Cyp Core 3.2 – Promote Child and Young Person Development

Topics: Special education, Childhood, Developmental psychology Pages: 12 (3447 words) Published: September 4, 2012
CYP Core 3.2 – Promote child and young person development

1.1 Explain the factors that need to be taken into account when assessing development • Confidentiality and when, for the safety of the child or young person confidentiality must be breached. • Children’s wishes and feelings

• Ethnic, linguistic and cultural background
• Disability or specific requirements (Additional needs)
• Reliability of information
• Avoiding bias

When assessing a child you must be careful to take into account confidentiality before carrying out an observation you must have parents and the settings permission and not to leave confidential material lying around they must be secured in a locked cabinet. Only talk to authorized personal about confidential material. This confidentially can only be broken when a child is at real risk. When carrying out observations you must take account of the child’s wishes and feelings if a child is upset or wants you to stop then you must stop. Ethnic, cultural and linguistic backgrounds when we asses a child we must take account of their ethnic, cultural and linguistic back ground as these can play important roles in how the children acts and the understanding of the words being used. Disability or specific requirements need to be taken in account when carrying out any assessment /observation or a child can be underestimated and the observation will be unreliable. Reliability of information no one can get an accurate picture of development if the information is not accurate this can harm the child’s development and the underestimating of their potential. With observation we must understand the limitations of each type of observation method. Avoiding bias when observing children we must remain completely objective also having 2 people observing the child at the same time can produce a more accurate account. The best way to avoid a bias objection is to use a mix of methods such as a sticky note to write down the observation and a tick list such as "can X catch the ball with both hands?". Also it is always best practice to take into consideration the observation and thoughts of others including other settings and parents.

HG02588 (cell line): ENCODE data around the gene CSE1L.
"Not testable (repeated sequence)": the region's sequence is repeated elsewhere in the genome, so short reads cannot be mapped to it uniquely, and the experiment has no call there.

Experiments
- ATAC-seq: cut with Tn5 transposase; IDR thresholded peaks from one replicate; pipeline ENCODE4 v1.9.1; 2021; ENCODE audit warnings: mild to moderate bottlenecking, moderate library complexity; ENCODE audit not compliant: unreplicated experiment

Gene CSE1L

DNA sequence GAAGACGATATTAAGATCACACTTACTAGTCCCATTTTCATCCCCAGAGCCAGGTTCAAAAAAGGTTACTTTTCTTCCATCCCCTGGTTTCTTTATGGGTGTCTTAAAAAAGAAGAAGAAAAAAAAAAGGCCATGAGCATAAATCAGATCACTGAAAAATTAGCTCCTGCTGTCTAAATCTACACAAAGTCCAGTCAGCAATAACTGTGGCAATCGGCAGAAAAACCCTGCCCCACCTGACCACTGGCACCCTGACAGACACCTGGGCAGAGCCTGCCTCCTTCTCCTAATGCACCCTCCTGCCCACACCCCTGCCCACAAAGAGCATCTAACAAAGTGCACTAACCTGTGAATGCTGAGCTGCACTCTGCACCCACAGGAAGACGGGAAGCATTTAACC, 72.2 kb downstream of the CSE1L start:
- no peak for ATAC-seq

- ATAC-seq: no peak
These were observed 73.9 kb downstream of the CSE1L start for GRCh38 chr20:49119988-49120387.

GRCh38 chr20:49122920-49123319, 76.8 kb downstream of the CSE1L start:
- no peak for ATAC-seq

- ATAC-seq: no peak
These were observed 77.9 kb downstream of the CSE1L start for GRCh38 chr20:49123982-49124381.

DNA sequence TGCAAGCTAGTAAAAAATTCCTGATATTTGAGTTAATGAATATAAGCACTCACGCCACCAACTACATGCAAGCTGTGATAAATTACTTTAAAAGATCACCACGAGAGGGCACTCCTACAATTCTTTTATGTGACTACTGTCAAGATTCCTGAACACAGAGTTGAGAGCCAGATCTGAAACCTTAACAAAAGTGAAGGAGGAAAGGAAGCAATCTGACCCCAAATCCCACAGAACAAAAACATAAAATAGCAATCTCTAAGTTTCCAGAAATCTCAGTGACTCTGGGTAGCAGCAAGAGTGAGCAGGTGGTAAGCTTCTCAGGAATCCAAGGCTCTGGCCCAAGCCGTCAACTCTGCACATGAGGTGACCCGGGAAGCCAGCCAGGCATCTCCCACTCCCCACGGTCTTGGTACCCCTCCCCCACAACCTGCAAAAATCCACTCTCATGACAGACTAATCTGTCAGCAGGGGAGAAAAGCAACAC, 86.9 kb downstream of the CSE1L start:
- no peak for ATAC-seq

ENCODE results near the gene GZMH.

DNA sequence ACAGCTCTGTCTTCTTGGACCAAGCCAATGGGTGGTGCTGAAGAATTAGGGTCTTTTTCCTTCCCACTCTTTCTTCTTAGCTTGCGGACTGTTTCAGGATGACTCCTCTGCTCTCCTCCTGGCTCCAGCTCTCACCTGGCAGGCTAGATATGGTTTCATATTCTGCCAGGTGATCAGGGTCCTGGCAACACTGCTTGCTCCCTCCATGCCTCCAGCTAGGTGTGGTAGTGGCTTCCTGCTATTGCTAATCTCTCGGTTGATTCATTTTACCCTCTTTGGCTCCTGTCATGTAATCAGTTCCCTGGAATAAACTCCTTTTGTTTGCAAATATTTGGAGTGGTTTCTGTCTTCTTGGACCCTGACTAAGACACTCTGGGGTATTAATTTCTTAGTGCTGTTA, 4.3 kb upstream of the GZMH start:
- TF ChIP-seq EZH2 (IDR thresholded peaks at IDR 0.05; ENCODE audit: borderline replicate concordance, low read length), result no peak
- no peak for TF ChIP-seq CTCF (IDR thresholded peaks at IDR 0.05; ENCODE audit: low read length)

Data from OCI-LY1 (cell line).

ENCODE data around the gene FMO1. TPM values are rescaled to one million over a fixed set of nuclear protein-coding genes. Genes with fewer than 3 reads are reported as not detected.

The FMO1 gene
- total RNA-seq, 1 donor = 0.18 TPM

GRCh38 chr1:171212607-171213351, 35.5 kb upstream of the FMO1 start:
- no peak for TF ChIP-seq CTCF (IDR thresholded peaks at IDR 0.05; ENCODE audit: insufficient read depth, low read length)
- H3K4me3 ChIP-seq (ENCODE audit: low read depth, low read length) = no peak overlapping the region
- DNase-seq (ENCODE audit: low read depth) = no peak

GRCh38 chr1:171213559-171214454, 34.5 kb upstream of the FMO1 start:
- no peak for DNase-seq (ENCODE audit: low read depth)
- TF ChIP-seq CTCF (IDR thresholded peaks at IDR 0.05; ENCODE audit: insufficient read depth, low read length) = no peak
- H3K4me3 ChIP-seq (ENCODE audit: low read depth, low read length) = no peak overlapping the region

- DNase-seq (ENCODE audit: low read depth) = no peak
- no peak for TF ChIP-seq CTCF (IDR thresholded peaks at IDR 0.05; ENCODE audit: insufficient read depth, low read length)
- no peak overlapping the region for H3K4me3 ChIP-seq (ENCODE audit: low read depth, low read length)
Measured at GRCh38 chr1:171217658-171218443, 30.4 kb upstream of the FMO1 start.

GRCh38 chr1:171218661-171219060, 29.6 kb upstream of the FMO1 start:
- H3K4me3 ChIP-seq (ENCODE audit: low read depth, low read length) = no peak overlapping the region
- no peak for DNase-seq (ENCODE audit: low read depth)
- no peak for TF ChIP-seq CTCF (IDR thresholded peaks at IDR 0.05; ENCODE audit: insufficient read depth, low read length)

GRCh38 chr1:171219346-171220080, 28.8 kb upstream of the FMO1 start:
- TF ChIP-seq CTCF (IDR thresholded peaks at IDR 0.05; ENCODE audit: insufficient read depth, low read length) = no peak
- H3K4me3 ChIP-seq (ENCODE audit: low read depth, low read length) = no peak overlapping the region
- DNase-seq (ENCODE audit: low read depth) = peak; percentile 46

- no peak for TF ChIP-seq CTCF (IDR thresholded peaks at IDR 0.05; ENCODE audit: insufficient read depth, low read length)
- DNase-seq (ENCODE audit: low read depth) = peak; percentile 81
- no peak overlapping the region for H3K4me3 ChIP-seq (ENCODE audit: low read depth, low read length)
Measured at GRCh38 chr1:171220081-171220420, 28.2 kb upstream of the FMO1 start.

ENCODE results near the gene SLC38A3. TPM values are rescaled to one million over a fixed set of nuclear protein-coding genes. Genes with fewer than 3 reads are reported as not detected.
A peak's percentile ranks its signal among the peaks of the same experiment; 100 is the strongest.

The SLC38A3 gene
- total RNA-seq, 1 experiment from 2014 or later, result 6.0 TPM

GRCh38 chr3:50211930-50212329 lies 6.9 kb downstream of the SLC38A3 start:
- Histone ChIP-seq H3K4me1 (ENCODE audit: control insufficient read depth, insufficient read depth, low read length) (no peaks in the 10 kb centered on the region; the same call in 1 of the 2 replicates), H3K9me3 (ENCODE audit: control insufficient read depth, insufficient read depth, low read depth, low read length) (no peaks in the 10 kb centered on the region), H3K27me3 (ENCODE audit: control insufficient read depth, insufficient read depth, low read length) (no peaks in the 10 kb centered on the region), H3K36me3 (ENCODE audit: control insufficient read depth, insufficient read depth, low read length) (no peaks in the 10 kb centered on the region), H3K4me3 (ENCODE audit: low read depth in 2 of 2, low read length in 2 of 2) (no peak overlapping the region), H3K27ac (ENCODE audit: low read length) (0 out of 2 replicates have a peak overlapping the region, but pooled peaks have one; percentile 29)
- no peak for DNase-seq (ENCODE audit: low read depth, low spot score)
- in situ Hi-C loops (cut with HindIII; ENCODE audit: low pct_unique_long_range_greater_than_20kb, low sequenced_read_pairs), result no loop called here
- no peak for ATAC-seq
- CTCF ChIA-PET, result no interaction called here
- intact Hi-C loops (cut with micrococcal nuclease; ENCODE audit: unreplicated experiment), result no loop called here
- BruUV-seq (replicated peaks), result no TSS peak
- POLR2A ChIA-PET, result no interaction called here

1.3 Explain the selection of the assessment methods used

This will depend on the methods each setting uses most frequently to conduct assessments and then what else is available for them to of made those decisions against. Different ways of recording are:

Pictoral, diagrammatic, charts
Note making on anything to hand or pre-arranged materials

Types of observations could be:
Means of collecting information provided by parents, carers, colleagues Spontaneous notes, snapshot or post-its that record 'wow or surprise moments Event sampling - good for monitoring settling in/times of transition, potential patterns in behaviour, evaluate specific interests or resources Spider's web - good for assessing attachment to a key figure and what might support the child's developing confidence & independance eg. if particular type of activities engage their interest Tracking or tracker observation - similar to spider web obs, good for assessing resource use, social grouping and time spent at activities. Target child observations - provides a detailed profile of a child at each minute of a ten minute duration. These are pre-coded observations where codes that have been agreed ahead of time/proactively describe particular actions, activities or behaviours, whilst reducing time during an observation they rely on knowledge of the codes and their meanings or definitions. eg: code - ADM = adult directed manipulation, GWR = game with rules, DB = distressed behaviour, PRE = pretend play, SSC = small scale construction, LSC= large scale construction, WA = watching. Codes may differ setting to setting depending on need and maybe link to frameworks to evidence development. Narrative observation

Time sampling - good for seeing how a child spends a section of their time at...
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